Early shoppers on iTunes may still own Protected AAC Audio songs. These tracks cannot be converted from within iTunes and may not play on non-Apple branded media players.
I have used two different ways to convert these Protected AAC Audio tracks:
- keep the 128k bitrate and remove the protection (see separate post), with hindsight the easiest method and that will serve as your fallback solution if the iCloud solution does not work
- upgrade to a higher bitrate (256k) and convert to a Purchased AAC Audio file
Obviously, the latter benefits of a better quality result after the conversion. This conversion requires an annual subscription to Apple’s iCloud services. Converting more than 25 tracks will break you even. If you own less than 25 tracks, you might opt to buy a new copy of the song, rather than going to all the hassle. Apple’s iTunes Match will scan your music library and if the track is also available in the iTunes Store it will add that music at 256 Kbps iTunes Plus quality to your iCloud library. A copy of the music in the iCloud library can be downloaded to your iTunes library. To avoid ‘matching’ of your whole iTunes music library, which may hold thousands of tracks, I suggest to create a new (dedicated) iTunes library. Below, you find a procedure that you may follow to use this method of conversion.
Step One: save the protected tracks in a separate folder
- backup all iTunes files (i.e. \iTunes folder plus all its subfolders)
- identify all the Protected AAC Audio tracks that you want to convert and copy them in a new playlist (e.g. ‘protected tracks’)
- create a new folder on your desktop (e.g. ‘itunes tracks’)
- copy all files of the ‘protected tracks’ playlist to your desktop folder ‘itunes tracks’ (you can do this in iTunes 11.x by drag and drop)
Step Two: create a new library
Exit iTunes and restart it holding the shift key. iTunes will ask you to choose an existing library or to create a new one; choose to create a new library (e.g. ‘mytemplib’). iTunes will open with a new and empty library to which you add the ‘itunes tracks’ folder on your desktop. Only the Protected AAC Audio tracks are now in your library. Check if your computer is authorised and the music plays correctly.
Step Three: use iTunes Match
- Now Turn On iTunes Match. You will be asked to subscribe to the iCloud services. After you have completed the subscription, your iTunes client will start to ‘match’ the tracks with iTunes Store. In some cases no match can be found because the track is no longer available in the iTunes Store or the metadata (i.e. track information like Title, Artist, Album, etc.) has been changed by you. Once all tracks have been matched (you will notice the cloud icon), you should delete all Protected AAC Audio tracks.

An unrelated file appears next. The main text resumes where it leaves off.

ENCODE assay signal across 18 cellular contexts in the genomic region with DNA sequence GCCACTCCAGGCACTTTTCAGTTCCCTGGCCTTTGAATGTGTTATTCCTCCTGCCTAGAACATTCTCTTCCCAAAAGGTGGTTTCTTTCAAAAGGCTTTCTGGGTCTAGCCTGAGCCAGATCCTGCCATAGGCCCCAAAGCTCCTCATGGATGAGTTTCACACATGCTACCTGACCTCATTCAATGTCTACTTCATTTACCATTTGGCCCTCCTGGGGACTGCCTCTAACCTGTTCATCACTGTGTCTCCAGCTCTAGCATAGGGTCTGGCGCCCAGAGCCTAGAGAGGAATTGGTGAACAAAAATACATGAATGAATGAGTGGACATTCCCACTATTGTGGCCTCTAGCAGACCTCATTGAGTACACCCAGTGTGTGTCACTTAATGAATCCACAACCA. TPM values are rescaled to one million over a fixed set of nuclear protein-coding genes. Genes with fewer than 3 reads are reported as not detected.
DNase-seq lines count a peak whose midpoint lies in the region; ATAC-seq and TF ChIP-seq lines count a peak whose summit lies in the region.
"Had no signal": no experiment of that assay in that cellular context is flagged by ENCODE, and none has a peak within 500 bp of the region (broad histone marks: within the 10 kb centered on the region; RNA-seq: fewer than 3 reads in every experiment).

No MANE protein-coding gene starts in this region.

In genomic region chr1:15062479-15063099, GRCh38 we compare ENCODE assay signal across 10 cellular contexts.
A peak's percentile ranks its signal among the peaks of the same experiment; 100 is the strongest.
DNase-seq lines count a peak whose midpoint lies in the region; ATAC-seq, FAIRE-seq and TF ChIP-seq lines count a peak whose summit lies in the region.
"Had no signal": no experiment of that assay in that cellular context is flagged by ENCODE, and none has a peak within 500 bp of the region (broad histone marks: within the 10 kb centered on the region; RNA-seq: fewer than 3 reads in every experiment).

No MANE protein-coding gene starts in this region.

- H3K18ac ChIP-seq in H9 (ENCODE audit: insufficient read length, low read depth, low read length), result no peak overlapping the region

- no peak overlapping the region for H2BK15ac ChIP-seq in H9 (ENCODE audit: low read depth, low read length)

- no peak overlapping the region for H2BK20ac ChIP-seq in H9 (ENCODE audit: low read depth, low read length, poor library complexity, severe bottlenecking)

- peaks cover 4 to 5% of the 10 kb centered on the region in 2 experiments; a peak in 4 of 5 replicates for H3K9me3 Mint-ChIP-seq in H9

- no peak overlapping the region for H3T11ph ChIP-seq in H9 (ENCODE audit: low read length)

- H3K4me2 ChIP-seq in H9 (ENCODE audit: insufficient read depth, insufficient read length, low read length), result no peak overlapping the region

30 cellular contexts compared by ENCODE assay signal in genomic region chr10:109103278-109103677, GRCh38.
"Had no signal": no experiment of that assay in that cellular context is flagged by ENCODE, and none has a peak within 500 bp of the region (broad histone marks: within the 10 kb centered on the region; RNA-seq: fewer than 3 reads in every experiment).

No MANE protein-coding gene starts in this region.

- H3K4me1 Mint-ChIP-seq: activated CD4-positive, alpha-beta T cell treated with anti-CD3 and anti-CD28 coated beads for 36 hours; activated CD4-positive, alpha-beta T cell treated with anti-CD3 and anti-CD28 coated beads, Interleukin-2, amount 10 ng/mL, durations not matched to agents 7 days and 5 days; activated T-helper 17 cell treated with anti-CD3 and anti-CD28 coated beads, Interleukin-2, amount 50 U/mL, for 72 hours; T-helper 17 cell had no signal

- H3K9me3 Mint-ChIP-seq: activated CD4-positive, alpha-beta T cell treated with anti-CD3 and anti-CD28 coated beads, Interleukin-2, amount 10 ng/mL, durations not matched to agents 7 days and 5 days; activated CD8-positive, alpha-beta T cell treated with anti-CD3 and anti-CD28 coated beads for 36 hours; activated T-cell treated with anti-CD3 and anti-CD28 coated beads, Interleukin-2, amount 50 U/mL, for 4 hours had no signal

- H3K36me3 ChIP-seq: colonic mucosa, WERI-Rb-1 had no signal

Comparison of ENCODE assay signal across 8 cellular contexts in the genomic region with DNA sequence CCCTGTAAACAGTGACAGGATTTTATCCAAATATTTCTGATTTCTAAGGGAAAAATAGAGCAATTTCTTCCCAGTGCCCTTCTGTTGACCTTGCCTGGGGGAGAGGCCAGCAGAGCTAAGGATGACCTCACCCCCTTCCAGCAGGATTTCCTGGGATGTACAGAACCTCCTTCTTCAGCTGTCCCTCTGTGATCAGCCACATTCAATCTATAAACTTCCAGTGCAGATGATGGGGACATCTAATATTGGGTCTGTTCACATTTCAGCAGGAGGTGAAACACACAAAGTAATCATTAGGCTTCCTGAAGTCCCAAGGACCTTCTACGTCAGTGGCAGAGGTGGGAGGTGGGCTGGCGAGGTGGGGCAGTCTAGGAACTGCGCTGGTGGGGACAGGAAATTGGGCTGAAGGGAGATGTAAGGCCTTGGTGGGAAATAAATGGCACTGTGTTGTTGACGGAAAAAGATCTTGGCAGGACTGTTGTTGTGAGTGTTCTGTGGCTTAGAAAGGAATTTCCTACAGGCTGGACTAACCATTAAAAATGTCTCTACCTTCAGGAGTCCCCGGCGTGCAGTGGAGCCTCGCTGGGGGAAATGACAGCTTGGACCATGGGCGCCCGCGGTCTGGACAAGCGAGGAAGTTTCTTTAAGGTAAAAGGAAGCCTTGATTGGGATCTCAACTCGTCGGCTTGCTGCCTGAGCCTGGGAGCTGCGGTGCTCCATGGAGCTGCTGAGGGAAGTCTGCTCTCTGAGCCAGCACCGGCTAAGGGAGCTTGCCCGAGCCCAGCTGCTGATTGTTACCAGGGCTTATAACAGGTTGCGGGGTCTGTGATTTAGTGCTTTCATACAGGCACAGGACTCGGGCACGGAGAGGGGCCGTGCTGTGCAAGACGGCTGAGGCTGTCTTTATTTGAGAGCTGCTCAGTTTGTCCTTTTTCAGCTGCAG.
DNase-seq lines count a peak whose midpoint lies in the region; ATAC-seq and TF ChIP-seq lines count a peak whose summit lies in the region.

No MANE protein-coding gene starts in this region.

- Exit and restart iTunes. While the iTunes Match is still turned on, the iCloud library will now try to sync with your iTunes library and will offer you to download a copy of the song in 256 Kbps iTunes Plus quality. Note that all your purchased songs will be shown, not only the Protected AAC Audio tracks. Once you have downloaded the copies, you should Turn Off iTunes Match and exit iTunes.
- Restart iTunes, De-authorise your computer and check if the music plays correctly. If the music plays correctly you have successfully upgraded to a higher bitrate (256k) and converted to a Purchased AAC Audio file.
Step Four: save the converted tracks in a separate folder
- identify all the converted AAC Audio tracks and copy them in a new playlist (e.g. ‘matched tracks’)
- create a new folder on your desktop (e.g. ‘itunes plus tracks’)
- copy all files of the ‘matched tracks’ playlist to your desktop folder ‘itunes plus tracks’ (you can do this in iTunes 11.x by drag and drop)
Step Five: restore your initial library
Exit iTunes. Restore all iTunes files from the backup in Step One (i.e. \iTunes folder plus all its subfolders). Start iTunes
Alternatively (if you did not restore), you can start iTunes, holding the shift key. iTunes will ask you to choose an existing library or to create a new one; choose to open an existing library and select the initial library in your iTunes folder (most likely ‘iTunes Library.itl’).
iTunes now should open with your full music library to which you must add the ‘itunes plus tracks’ folder on your desktop. Remove the Protected AAC Audio tracks which may appear as duplicate in your library. Check if the music plays correctly and authorise your computer again, if required.